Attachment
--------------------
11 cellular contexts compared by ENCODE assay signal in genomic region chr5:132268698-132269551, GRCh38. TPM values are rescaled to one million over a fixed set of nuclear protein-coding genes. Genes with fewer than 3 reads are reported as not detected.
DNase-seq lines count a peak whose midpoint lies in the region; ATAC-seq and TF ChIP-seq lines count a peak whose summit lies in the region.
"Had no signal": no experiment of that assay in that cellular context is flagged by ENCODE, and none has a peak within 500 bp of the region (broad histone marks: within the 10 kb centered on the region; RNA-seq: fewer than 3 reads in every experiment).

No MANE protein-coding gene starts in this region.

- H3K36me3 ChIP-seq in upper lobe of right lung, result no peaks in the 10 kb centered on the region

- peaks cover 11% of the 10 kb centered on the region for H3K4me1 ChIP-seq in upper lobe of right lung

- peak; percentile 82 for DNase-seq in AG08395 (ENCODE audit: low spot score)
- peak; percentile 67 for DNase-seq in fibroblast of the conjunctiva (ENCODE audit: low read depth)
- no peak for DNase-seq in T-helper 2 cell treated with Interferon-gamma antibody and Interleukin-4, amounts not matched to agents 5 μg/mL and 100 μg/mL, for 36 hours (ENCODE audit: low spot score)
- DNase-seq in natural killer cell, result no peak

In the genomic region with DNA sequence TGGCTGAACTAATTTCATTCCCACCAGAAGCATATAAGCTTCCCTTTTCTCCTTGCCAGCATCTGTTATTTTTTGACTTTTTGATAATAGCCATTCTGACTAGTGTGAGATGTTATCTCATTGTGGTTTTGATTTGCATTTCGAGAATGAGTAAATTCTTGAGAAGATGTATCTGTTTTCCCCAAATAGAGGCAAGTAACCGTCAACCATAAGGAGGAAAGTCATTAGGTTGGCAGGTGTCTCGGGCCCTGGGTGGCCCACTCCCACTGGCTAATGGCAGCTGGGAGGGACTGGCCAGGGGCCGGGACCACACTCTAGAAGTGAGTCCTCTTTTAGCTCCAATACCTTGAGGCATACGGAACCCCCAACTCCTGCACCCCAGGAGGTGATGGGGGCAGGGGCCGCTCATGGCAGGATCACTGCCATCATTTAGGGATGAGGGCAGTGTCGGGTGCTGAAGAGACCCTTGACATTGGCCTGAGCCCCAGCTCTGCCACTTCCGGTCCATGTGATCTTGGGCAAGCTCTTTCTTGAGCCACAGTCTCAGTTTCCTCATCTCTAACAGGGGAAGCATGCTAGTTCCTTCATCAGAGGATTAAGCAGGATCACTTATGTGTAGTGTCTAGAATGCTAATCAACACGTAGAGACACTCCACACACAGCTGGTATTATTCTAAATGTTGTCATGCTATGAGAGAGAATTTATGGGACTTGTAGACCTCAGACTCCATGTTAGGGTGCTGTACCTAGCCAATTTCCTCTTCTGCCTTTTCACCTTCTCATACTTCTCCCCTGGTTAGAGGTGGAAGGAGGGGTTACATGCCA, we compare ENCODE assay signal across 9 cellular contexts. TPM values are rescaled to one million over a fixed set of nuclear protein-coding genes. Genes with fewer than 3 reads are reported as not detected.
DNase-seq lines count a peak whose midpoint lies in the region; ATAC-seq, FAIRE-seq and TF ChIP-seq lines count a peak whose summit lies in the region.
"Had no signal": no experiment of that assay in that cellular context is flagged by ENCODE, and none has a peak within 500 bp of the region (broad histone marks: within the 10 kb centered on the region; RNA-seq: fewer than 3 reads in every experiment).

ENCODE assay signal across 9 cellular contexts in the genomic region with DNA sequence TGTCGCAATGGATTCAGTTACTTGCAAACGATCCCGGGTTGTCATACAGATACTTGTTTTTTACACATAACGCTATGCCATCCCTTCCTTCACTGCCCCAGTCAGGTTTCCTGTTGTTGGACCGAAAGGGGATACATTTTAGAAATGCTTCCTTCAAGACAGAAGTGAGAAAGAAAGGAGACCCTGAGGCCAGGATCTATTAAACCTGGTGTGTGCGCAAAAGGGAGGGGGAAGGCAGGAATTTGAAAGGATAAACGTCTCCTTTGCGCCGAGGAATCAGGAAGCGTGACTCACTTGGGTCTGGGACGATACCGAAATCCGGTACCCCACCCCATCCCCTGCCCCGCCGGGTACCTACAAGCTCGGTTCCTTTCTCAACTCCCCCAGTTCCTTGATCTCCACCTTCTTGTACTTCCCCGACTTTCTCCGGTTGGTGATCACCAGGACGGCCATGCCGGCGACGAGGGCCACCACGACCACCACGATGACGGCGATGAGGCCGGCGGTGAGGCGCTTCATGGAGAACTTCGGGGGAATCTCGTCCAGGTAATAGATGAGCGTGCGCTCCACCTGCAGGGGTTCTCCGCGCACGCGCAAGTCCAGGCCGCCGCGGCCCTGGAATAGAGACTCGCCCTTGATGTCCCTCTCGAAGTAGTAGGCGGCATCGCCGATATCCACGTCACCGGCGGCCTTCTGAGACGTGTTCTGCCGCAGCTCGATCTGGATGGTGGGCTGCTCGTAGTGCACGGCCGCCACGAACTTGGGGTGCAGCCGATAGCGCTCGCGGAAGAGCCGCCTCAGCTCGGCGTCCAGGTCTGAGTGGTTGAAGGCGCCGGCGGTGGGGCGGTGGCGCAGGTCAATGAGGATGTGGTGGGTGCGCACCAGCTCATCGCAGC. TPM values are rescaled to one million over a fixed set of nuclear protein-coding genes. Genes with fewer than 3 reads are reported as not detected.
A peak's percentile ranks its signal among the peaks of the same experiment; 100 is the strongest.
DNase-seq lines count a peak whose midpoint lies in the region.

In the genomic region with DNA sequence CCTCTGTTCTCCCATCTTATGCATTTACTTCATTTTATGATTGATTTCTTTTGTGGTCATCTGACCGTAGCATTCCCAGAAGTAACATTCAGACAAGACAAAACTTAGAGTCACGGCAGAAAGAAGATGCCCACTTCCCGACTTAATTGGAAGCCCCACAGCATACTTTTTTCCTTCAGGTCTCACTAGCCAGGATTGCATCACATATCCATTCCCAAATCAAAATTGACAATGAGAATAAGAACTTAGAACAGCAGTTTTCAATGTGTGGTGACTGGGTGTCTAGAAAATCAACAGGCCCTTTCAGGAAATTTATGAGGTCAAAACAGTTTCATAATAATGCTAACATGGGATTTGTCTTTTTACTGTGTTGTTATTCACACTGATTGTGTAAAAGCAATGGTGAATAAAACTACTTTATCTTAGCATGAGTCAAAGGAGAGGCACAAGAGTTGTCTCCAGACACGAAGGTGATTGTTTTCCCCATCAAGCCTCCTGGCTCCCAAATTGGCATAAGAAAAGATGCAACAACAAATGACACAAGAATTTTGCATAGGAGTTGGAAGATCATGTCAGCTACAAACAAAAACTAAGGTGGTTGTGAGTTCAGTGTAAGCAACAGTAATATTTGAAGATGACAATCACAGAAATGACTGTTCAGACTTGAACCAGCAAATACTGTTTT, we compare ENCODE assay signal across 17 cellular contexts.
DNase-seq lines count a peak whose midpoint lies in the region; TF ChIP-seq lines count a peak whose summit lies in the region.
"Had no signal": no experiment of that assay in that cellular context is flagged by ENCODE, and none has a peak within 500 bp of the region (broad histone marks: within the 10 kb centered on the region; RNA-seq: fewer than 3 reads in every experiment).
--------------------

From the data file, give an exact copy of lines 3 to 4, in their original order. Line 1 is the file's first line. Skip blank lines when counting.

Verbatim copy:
"Had no signal": no experiment of that assay in that cellular context is flagged by ENCODE, and none has a peak within 500 bp of the region (broad histone marks: within the 10 kb centered on the region; RNA-seq: fewer than 3 reads in every experiment).

No MANE protein-coding gene starts in this region.